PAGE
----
What guitarist hasn’t pined for a classic Gibson and then winced at the price? An Epiphone EJ-200SCE may be the solution to that issue.
Few, if any, acoustic guitars have as much of a legend status as Gibson’s J-200. Emerging in the ‘30s, it raised the bar for guitar tone quality. Known as the “King of flat-tops,” it’s appeared on stages all over the world in the hands of various legendary guitarists.
As the name implies, the Epiphone EJ-200SCE is a J-200 clone. The SCE stands for Solid-top, Cutaway, and Electronics. That’s not bad at this price point. Let’s see how it delivers.
A jumbo guitar is like an ordinary dreadnought but bigger and louder. Something that stands out about the Epiphone EJ-200SCE is the cutaway, which is rare on jumbos despite how this is where they help the most. It’s loud on its own, but you also get a formidable preamp system.
The Epiphone EJ-200SCE has a solid spruce top on a laminated maple body. Its SlimTaper neck is also select maple topped with a pau ferro fretboard. It has 20 frets and a 25.5-inch scale length. The Grover Rotomatic tuners keep your intonation and tuning well, and the synthetic bone nut and saddle give you a harmonic-rich tone that lasts. You also get access to the truss rod on the headstock.
Like the classic Gibson jumbo, the Epiphone EJ-200SCE has an iconic moustache-shaped bridge with pearly inlays. Inside the guitar, there’s scalloped bracing for better stability and sound projection.
When it comes to electronics, there’s plenty to like. The eSonic2 preamp system, co-designed by Shadow, provides an impressive tone and generous sound-shaping controls. It’s a lovely piece of German engineering with two pickups. There’s a low-impedance Shadow NanoFlex pickup under the bridge. Its flexible sensing material with active electronics conveys the tone of the guitar body and strings better than a piezo. A Shadow NanoMag active pickup sits where the fretboard ends. It has three samarian-cobalt magnets and picks up the whole sound spectrum beautifully.
You can blend the two signals with a slider. Each pickup has its own EQ knob. Turn it clockwise for more treble, counter-clockwise to for more bass. Then there’s the volume knob and a phase inversion toggle. You can split the output and route each pickup to a separate amp or mixer input. Few guitars offer this much sound-shaping. There’s also a chromatic tuner. Activating it mutes the guitar, which is convenient.
The Epiphone EJ-200SCE comes in four different finishes: Natural, vintage natural, black, and vintage sunburst. All have black and white bindings, crown fretboard inlays, and an imitation-tortoiseshell pickguard with a floral design.
How the Epiphone EJ-200SCE Plays
It may look tough, but the Epiphone EJ-200SCE has a light, low string action that should feel right regardless of skill level. Unlike many jumbo guitars, it’s no mere strummer. It’s more suitable for arpeggios and country-style picking than the J-200. You can play anything on the Epiphone EJ-200SCE.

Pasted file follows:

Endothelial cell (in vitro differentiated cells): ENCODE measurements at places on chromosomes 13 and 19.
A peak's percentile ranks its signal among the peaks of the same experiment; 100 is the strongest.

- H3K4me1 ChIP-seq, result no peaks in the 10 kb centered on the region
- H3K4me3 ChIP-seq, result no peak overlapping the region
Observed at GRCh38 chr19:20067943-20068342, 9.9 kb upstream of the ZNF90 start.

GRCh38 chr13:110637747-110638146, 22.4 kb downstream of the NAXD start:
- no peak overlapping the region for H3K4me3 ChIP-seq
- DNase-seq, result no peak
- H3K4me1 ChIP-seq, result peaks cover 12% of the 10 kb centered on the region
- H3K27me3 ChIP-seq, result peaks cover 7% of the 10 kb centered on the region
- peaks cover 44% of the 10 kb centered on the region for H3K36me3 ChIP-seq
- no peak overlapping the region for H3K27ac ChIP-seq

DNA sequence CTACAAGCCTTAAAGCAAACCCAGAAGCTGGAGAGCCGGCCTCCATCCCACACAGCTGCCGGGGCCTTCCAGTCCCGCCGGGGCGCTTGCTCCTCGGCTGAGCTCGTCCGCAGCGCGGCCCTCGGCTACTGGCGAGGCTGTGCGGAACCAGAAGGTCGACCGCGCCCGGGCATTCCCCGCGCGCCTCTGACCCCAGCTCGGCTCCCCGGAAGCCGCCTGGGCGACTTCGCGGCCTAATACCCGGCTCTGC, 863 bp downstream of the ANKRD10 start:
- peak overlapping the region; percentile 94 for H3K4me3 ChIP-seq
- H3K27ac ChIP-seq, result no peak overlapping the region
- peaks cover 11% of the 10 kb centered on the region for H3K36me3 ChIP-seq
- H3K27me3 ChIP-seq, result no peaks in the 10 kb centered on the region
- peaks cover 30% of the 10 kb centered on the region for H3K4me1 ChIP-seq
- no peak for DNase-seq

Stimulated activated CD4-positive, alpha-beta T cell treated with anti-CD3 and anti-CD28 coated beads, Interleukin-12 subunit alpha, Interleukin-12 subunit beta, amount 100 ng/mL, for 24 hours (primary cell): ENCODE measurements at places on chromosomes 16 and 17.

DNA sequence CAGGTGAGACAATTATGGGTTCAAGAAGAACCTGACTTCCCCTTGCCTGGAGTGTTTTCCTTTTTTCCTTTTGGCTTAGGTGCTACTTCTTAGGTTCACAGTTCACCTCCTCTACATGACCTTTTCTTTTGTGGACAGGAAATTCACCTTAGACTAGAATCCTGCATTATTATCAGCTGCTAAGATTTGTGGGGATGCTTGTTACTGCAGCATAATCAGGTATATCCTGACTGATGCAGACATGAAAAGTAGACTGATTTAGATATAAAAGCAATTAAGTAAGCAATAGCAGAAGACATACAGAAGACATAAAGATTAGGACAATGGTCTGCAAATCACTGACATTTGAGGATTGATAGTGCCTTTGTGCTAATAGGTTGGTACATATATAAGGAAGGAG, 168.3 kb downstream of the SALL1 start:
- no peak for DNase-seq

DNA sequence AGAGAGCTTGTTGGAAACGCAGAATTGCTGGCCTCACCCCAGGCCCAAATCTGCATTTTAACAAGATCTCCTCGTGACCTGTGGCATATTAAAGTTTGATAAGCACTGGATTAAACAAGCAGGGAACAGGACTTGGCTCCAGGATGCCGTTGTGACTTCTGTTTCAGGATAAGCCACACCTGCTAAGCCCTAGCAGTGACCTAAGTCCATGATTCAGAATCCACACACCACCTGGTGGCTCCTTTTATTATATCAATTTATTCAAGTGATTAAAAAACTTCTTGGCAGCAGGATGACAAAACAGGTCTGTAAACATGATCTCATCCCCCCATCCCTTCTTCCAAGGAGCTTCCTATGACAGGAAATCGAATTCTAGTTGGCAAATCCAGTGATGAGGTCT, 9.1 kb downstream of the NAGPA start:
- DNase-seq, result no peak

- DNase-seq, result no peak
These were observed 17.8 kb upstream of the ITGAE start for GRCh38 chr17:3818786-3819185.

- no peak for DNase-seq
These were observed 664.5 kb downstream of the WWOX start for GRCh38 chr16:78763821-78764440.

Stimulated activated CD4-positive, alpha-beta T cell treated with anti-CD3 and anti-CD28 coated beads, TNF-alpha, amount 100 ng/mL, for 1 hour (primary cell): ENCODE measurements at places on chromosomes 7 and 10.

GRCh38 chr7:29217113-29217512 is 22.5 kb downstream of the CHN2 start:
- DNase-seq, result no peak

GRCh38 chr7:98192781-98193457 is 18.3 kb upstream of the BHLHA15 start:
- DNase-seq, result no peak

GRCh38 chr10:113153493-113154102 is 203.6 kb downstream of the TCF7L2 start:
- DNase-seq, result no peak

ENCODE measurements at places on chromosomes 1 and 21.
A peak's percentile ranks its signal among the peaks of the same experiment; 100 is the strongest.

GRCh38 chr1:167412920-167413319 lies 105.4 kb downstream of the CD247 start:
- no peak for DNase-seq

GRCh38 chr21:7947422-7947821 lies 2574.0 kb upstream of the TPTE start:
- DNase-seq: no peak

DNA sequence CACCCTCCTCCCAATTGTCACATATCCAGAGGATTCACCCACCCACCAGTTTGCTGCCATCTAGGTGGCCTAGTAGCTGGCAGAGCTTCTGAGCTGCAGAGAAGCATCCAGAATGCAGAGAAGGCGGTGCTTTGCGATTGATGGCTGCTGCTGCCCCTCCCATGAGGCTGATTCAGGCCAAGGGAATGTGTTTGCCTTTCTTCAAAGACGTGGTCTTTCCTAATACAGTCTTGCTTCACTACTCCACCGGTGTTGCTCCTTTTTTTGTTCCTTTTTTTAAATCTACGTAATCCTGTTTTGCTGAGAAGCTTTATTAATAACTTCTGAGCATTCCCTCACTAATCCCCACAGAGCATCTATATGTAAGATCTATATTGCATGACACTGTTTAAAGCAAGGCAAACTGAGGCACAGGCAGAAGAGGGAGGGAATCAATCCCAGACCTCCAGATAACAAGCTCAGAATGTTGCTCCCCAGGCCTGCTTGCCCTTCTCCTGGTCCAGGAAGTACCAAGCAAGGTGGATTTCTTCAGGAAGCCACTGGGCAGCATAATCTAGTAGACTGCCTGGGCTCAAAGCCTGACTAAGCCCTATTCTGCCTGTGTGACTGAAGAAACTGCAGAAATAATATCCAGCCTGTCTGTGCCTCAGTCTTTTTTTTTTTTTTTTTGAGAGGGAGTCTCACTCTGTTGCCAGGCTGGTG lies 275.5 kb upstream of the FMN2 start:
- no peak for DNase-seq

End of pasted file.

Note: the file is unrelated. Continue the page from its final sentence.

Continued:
The neck is a classic D-shape with a 12-inch fretboard radius. Don’t let the general size fool you, the Epiphone EJ-200SCE has a slim neck and a 43-mm nut width. So you won’t have any trouble with barre chords and fast riffs.
It doesn’t sound like a $4,000 Gibson J-200, but it’s impressive for its modest price, The Epiphone EJ-200SCE has a warm and balanced tone with a nice depth. It’s pretty punchy too. Being a jumbo, the low end is sweet and massive.
The Epiphone EJ-200SCE is a loud guitar with long sound projection. If you’re a busker or play unplugged gigs, it’ll help you overpower the crowds. It’s a trusty live guitar in general, carrying on the legacy of the Gibson jumbo. And it’ll only sound better the more you play it. Let’s not forget the vast sound-shaping capabilities either. Just like its looks, the sound gives the impression of a more expensive guitar.
What People Say
Guitarists give the Epiphone EJ-200SCE 4.4 out of 5 stars on Amazon. They praise its sound, playability, and looks. The only common complaint is the somewhat inconsistent build quality.
You can get an Epiphone EJ-200SCE for between $450 and $550. Compared to its bigger brother, that’s a very reasonable price.
Epiphone EJ-200SCE VS Gibson J-200 Standard
The new Super Jumbo is a modern version of the immortal classic. Its advantages are the finer materials. All wood is solid or two-piece, it has rosewood instead of ferro, the nut and saddle are Tusq, and the inlays are real mother of pearl. There are some small differences in quality and dimensions. However, it has no cutaway. The LR Baggs Anthem electronics are less elaborate but more sophisticated. The latest edition only comes in sunburst.
Pros & Cons
That’s all you need to know about the Epiphone EJ-200SCE. Let’s summarize its strengths and drawbacks.
- Rich, loud tone
- Great value
- High playability
The Epiphone EJ-200SCE is a modern version of the classic Gibson Jumbo at a very agreeable price. You won’t find many guitars under $500 with this many great features and tonal qualities.
- Not all-solid
- Mass-produced in Asia
To make an affordable version of the J-200, sacrificing some build quality is necessary. The quality is good, considering the price, and it’s very versatile.
Is Epiphone EJ-200SCE Your Ideal Guitar?
Epiphones are solid choices in this price range in general, and the Epiphone EJ-200SCE is a shining example. You get a lot of guitar for your money. And I’m not talking about the size. The rich tone, easy playability, fancy electronics, and great looks combined give you a big bang for your buck. Check it out here.
Epiphone-EJ-200SCE John Holloway Rating: 5 out of 5